MAIB REPORT FISHING VESSEL SOLSTICE
MAIB Report Fishing Vessel Solstice – Marine Accident Investigation Branch (MAIB) report on the capsize and sinking of fishing vessel Solstice resulting in one fatality, south of Plymouth, 26 September 2017.
Andrew Moll, Chief Inspector of Marine Accidents, said:
“Sadly, this was another case of a small fishing vessel that capsized in calm seas because it had been modified and its fishing methods changed without adequate consideration being given to vessel stability. Solstice’s owner and skipper did not have the stability data required to properly assess the impact of the changes that had been made to the vessel, and therefore, they did not fully appreciate the danger associated with lifting a heavy catch onboard over the stern.”
“The skipper and crewman were both extremely lucky to survive. They entered the water without lifejackets and before they could raise an alarm. Fortunately, they managed to clamber onto Solstice’s upturned hull and their families raised the alarm by reporting the vessel overdue. “
“The search and rescue mission was hampered because Solstice’s position when it capsized was unknown. The activation of an automatic electronic position indicating beacon would have taken the ‘search’ out of search and rescue. The carriage of such equipment on all small fishing vessels like Solstice becomes mandatory in October 2019, but I urge fishing vessel owners not to wait; electronic position indicating beacons are not expensive and they can save lives.”
At 1938 on 26 September 2017, the 9.9m fishing vessel Solstice (Figure 1) capsized in calm weather conditions about 7 miles south of Plymouth. The skipper and crewman were rescued from the vessel’s upturned hull (Figure 2) about 5½ hours later, but the vessel’s owner was trapped and drowned in the wheelhouse. Solstice later sank.
The scallop dredger had recently been modified to operate as a stern trawler and its owner, skipper and crewman were in the process of hauling their second catch of the day on board when the capsize occurred. The net’s cod-end was full of fish, moss and sand, and started to move uncontrollably along the transom as the vessel rolled in the light swell.
The capsize was rapid, and the crew did not have time to raise the alarm before they entered the water. As the vessel was not equipped with an emergency position indicating radio beacon (EPIRB) and the crew did not carry personal locator beacons (PLBs), they were wholly reliant on family and friends realizing they were overdue and alerting the coastguard.
• Solstice capsized because it did not have sufficient transverse stability to safely lift the contents of its net on board over the stern. This was primarily because the weight in the net was excessive and the height of the lifting point at the stern was high (Figure 3).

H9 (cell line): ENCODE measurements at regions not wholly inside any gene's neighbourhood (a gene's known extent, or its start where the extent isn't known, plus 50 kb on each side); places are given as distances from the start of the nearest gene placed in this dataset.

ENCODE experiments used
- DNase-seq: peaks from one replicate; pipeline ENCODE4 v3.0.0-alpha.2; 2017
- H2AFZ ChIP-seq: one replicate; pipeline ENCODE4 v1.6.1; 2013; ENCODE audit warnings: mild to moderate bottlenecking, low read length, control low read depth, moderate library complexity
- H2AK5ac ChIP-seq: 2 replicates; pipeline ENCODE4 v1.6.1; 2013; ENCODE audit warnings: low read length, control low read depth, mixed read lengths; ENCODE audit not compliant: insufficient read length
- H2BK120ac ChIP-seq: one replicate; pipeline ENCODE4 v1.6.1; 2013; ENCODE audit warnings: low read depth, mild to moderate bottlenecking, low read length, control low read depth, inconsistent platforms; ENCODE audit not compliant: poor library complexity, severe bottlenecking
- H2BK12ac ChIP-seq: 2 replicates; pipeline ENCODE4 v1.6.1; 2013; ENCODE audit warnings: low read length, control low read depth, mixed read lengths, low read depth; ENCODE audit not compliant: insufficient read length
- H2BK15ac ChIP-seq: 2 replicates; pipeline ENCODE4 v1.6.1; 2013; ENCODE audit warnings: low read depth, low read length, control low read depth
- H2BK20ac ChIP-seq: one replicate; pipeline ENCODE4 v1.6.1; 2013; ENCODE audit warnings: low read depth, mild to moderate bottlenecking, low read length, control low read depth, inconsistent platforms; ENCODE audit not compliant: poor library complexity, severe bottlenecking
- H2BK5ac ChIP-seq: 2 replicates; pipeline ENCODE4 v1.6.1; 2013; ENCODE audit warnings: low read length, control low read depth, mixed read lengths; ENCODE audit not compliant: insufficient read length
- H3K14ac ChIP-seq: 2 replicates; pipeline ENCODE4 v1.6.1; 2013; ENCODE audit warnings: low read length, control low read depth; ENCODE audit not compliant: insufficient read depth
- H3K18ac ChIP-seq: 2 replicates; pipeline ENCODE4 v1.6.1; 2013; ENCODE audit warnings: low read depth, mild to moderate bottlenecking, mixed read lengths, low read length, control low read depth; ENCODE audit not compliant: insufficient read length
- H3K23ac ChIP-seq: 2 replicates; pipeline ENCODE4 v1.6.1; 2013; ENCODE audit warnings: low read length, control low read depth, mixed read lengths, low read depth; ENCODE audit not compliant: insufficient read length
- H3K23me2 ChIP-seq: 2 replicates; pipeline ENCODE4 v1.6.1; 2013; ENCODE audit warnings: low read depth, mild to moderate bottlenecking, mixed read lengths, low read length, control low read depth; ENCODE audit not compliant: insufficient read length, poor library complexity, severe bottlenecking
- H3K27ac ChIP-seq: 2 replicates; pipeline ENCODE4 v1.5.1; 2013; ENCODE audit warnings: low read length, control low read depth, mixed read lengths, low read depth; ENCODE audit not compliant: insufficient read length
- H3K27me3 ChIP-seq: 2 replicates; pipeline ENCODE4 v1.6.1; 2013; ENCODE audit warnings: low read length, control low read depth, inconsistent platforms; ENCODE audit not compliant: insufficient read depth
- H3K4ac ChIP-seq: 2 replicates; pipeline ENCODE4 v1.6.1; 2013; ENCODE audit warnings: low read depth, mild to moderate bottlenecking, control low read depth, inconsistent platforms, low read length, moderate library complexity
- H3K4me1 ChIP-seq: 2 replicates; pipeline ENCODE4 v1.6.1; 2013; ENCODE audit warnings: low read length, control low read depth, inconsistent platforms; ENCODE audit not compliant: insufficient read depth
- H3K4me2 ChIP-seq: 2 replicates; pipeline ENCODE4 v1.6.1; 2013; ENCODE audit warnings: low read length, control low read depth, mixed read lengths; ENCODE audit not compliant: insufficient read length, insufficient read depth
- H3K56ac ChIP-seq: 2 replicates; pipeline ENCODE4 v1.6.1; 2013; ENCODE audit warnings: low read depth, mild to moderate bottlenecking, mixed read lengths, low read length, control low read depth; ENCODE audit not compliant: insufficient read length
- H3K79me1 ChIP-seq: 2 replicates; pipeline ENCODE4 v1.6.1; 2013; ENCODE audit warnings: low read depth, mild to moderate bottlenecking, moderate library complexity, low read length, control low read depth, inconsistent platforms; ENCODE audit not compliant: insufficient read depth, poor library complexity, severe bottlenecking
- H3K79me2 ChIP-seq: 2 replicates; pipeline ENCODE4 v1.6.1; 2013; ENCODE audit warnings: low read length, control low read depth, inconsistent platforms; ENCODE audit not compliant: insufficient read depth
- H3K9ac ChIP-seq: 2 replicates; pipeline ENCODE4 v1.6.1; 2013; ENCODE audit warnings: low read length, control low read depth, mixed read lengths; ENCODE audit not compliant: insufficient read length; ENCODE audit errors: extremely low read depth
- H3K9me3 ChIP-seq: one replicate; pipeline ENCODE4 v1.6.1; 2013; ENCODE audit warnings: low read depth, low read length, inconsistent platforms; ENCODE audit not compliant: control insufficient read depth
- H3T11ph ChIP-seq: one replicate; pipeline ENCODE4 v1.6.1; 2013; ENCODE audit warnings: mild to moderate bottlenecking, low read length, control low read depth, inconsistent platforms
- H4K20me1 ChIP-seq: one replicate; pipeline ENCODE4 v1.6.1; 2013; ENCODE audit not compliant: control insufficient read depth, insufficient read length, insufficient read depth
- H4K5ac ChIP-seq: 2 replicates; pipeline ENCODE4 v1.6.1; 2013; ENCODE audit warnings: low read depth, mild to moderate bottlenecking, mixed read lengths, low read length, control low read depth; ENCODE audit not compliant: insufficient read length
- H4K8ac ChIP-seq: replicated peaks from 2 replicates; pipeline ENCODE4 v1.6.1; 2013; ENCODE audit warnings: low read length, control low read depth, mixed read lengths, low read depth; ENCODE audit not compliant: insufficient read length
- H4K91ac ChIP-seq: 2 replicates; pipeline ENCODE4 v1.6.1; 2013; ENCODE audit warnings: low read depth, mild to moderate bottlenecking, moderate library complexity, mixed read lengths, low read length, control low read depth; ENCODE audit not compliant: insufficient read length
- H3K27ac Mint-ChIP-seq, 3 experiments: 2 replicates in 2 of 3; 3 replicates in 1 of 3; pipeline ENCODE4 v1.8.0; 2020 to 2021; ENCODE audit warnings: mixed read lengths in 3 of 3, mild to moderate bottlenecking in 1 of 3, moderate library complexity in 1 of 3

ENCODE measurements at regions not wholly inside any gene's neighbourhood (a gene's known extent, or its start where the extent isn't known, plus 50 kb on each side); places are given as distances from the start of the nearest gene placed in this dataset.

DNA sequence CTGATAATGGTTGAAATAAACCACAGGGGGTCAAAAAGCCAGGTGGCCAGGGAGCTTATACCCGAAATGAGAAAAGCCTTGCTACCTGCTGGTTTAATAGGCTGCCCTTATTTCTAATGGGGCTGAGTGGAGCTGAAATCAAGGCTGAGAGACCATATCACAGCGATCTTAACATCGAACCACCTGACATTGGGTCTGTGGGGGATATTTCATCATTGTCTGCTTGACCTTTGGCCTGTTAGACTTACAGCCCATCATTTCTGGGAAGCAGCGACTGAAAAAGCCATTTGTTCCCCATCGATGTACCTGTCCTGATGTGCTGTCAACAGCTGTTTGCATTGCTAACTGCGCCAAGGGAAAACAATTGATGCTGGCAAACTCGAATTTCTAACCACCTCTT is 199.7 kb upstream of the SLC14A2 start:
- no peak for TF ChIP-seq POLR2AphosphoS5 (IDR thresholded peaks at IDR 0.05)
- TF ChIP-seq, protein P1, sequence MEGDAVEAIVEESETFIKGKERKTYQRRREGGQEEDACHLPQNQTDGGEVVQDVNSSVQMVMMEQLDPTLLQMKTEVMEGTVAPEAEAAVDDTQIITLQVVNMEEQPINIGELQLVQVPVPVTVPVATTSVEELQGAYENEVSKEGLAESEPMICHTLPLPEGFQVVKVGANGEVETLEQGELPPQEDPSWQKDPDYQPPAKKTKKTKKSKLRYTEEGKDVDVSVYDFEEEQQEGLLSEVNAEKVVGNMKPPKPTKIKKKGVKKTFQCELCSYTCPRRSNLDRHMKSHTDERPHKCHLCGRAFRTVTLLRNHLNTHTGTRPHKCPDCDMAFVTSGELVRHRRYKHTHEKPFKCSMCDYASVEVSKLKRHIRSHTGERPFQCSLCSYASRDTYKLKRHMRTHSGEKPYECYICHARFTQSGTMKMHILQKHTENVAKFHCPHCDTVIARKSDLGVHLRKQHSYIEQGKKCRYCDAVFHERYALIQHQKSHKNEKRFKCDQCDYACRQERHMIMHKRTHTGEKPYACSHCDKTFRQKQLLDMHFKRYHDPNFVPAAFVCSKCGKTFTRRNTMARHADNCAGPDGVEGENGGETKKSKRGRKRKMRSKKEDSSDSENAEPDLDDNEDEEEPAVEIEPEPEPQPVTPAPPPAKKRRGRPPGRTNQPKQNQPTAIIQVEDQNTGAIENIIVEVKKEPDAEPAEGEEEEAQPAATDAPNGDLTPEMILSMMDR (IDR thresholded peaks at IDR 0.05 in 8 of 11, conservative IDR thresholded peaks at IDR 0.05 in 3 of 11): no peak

• The dangers of modifying small fishing vessels and changing fishing methods are well known and the consequences on stability are often fatal. However, the vessel had no stability data and a safe method of fishing had not been developed.
• It is important to have a clear understanding of your vessel’s stability, but the impact that fishing methods have on stability cannot be emphasized enough. Talk to your local fishing vessel surveyors and seek expert advice if necessary before commencing any structural modifications, but especially modifications to change or alter the method of fishing.
• It was obvious that the weight in the net was excessive, but the crew remained determined to lift the catch on board. No catch, no matter how valuable, is worth a life. Stop and seriously consider your options and, ultimately, be prepared to let it go.
• The survivors were extremely fortunate that Solstice’s upturned hull remained afloat as they were not wearing lifejackets when they entered the water, and it took over 5 hours for them to be found and rescued. Personal flotation devices should always be worn when working on deck and emergency use lifejackets should be readily available.
• It was also fortunate that the survivors were found. Their friends and family did not know where they had been fishing and, because Solstice was not equipped with an automatic identification system (AIS) transceiver, the coastguard could not identify the vessel’s last recorded position.
The carriage of an EPIRB and/or PLBs would have resulted in an immediate and location focused emergency response. The carriage of an AIS transceiver in this case would have been of invaluable benefit.